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Dr Andrew Jones, a scientist working at the Fisheries section of the Department for the Environment, Food and Rural affairs, is told that an important and wealthy sheikh in the Yemen wants to introduce salmon fishing into the Wadi Aleyn there (which really exists), and that the Prime Minister is very keen to help him in order to strengthen British influence in that part of the world.

(It takes some time before the Prime Minister is named: here he is called Jay Vent, clearly standing for Tony Blair. His crude and smug spin doctor is here called Peter Maxwell. (Geddit?) The Iraq War is in progress. There will, quite late in the book, be a reference to “Operation Telic 2”, which, with the help of the Internet, enables us to locate the story in 2003.)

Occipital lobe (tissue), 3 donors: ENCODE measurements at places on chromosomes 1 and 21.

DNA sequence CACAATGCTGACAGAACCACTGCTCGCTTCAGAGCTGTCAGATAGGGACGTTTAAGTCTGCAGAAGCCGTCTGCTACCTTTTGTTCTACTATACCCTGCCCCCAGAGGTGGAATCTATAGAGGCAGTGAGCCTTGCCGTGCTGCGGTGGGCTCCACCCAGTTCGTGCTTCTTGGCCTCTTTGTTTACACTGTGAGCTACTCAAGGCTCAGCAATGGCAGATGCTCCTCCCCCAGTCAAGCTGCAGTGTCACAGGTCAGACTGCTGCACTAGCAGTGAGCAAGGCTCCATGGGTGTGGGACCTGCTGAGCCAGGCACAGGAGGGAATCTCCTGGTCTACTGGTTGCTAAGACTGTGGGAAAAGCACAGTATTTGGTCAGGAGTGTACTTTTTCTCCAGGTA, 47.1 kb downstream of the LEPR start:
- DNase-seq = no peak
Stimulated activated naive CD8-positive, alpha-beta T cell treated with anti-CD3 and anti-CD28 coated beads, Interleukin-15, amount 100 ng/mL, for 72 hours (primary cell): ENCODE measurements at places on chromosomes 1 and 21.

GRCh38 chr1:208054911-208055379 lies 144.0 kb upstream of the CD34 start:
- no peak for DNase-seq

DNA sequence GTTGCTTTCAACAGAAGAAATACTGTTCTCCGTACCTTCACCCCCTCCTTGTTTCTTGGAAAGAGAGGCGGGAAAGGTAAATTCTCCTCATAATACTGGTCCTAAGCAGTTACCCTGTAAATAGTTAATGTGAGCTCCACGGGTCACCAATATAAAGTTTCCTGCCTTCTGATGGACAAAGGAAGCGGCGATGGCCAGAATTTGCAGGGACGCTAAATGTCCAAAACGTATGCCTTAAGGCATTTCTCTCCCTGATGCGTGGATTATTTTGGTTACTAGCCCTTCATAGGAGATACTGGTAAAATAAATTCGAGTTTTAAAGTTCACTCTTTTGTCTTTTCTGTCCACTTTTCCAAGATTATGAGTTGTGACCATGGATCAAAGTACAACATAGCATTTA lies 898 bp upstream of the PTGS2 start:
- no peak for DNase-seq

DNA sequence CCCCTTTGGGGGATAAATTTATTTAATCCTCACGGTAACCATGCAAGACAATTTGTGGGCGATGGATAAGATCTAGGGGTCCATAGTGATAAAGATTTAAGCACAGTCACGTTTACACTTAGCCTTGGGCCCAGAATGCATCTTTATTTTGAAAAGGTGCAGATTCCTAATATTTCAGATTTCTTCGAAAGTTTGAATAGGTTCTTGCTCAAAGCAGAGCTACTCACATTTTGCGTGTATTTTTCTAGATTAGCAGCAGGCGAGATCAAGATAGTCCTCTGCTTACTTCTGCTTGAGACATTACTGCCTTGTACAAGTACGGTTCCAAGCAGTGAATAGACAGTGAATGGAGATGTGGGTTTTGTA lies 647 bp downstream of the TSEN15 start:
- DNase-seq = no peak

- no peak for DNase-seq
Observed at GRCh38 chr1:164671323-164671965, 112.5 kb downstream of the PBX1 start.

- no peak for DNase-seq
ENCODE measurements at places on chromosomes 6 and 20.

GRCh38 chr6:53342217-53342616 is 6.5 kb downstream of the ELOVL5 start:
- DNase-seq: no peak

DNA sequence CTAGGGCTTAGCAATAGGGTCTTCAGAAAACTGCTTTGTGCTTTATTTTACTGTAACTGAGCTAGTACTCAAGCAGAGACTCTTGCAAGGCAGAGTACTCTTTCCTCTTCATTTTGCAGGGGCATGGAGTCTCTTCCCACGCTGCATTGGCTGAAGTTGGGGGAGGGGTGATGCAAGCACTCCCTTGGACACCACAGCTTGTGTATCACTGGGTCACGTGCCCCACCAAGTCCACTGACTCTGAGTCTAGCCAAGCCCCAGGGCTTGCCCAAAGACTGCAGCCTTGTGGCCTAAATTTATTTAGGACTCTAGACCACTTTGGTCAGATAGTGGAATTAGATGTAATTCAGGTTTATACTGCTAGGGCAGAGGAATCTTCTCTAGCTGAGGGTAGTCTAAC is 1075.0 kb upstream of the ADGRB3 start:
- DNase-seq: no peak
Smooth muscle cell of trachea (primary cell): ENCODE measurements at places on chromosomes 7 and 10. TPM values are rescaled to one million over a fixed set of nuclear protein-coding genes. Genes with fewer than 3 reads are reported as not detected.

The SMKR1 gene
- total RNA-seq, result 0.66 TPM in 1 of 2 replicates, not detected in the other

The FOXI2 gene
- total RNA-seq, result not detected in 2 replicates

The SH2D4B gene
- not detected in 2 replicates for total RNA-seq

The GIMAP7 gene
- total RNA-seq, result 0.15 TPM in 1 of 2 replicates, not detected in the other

Of course Andrew, who enjoyed and knew all about salmon fishing himself, ridicules the idea: the conditions in the Yemen are totally unsuitable for such an undertaking; but when he is threatened with the sack if he refuses at least to explore how such a scheme might be realized, he reluctantly sets to work and comes up with how, at enormous expense, the things might be done.

The book consists of memos, reports, interviews, press items, emails, minutes of an enquiry, and especially extracts from Andrew’s diary, in which he comes a across as a scientist, a Humanist, a feminist, and occasionally, especially at the beginning of the book, as just a little prissy and Pooterish. He is very depressed because his marriage to a very ambitious wife is on the rocks.